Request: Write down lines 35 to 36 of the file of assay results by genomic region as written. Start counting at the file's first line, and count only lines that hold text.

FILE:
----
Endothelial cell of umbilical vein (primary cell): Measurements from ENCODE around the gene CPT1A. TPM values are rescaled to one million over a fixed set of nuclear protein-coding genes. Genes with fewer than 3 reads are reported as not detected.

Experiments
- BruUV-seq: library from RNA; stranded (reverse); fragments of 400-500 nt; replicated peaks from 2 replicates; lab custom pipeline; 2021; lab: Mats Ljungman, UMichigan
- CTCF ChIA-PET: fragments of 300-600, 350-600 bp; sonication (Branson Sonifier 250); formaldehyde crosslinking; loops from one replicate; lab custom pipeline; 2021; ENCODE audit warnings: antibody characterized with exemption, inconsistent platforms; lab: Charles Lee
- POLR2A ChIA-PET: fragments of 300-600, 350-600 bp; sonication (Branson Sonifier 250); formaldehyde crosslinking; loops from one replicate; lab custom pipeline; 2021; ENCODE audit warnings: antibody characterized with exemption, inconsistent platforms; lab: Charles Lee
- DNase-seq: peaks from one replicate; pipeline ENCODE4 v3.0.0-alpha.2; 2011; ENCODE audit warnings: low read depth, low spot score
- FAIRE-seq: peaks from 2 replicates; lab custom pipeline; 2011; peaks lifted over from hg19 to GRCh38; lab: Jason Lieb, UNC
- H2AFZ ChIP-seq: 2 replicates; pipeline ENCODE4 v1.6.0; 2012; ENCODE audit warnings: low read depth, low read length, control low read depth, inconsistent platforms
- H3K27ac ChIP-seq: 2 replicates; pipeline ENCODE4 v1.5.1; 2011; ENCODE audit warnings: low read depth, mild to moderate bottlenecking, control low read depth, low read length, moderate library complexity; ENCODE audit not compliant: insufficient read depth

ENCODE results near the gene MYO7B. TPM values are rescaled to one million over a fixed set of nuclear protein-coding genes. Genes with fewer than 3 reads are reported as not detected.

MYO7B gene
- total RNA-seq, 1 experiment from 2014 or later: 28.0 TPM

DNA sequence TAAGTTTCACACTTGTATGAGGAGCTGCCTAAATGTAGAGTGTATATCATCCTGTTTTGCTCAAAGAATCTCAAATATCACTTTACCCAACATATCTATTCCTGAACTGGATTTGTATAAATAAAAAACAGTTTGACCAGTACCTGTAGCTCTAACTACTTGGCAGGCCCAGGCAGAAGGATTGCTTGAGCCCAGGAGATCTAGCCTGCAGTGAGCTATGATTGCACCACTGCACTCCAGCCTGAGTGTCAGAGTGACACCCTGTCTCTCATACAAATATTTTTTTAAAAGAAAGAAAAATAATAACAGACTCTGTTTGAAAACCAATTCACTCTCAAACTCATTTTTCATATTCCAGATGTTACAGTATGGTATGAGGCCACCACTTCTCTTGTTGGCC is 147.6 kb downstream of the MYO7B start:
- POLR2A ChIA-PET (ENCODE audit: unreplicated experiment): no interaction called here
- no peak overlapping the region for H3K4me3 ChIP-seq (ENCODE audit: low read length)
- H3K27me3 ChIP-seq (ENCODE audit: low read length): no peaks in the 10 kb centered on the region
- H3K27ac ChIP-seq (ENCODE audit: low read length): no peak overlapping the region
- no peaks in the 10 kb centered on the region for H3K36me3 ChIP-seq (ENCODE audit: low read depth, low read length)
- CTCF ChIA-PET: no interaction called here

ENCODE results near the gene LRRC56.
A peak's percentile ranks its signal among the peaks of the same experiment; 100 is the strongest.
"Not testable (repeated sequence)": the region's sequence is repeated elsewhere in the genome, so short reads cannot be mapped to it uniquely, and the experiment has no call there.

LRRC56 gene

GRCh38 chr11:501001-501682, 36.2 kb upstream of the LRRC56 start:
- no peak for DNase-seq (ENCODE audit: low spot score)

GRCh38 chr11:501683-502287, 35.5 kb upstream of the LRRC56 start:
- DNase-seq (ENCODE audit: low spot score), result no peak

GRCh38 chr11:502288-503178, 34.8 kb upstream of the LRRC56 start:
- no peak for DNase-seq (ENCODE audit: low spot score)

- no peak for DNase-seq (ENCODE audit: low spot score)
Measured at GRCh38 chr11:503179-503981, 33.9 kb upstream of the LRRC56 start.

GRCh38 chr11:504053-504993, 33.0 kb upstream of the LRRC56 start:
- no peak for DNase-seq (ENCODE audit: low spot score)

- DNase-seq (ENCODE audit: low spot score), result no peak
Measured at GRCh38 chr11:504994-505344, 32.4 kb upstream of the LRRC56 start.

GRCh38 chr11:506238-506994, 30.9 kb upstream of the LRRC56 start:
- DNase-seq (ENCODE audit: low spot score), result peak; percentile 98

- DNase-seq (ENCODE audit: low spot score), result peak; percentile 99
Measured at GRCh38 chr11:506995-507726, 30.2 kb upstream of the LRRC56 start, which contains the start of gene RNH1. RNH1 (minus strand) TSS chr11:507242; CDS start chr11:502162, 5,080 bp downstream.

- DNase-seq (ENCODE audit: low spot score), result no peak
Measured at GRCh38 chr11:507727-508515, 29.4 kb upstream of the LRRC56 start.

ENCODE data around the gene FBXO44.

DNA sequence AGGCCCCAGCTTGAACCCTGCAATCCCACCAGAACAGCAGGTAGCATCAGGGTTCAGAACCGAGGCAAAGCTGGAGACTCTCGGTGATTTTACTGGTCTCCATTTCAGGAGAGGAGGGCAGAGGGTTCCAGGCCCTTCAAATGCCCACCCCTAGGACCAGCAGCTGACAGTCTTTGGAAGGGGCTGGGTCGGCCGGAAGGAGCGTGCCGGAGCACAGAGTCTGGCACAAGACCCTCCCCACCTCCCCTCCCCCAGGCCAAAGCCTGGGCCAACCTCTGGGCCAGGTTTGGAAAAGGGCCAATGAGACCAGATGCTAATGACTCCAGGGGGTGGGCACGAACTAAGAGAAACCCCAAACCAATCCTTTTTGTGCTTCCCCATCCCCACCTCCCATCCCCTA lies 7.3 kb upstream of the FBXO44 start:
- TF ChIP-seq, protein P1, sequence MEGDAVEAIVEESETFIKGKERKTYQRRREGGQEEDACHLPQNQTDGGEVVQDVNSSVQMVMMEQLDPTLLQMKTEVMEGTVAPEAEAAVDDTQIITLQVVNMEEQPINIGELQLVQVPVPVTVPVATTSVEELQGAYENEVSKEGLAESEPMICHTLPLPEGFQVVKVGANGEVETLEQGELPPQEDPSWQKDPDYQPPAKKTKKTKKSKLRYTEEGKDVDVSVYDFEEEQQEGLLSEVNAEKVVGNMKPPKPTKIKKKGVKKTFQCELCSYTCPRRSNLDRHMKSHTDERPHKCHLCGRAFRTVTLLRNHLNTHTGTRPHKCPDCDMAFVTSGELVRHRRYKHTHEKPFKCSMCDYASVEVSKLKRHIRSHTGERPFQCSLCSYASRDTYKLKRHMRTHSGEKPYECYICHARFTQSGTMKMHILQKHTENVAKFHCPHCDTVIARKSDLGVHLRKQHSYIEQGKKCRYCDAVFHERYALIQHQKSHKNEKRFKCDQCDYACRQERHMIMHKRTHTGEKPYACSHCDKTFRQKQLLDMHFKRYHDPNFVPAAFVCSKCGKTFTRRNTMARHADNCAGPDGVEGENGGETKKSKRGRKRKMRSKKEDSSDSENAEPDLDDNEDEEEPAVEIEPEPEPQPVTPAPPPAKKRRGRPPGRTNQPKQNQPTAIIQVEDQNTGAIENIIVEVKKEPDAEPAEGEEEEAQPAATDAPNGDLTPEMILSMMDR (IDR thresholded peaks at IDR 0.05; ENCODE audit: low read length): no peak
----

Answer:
Measured at GRCh38 chr11:504994-505344, 32.4 kb upstream of the LRRC56 start.

GRCh38 chr11:506238-506994, 30.9 kb upstream of the LRRC56 start: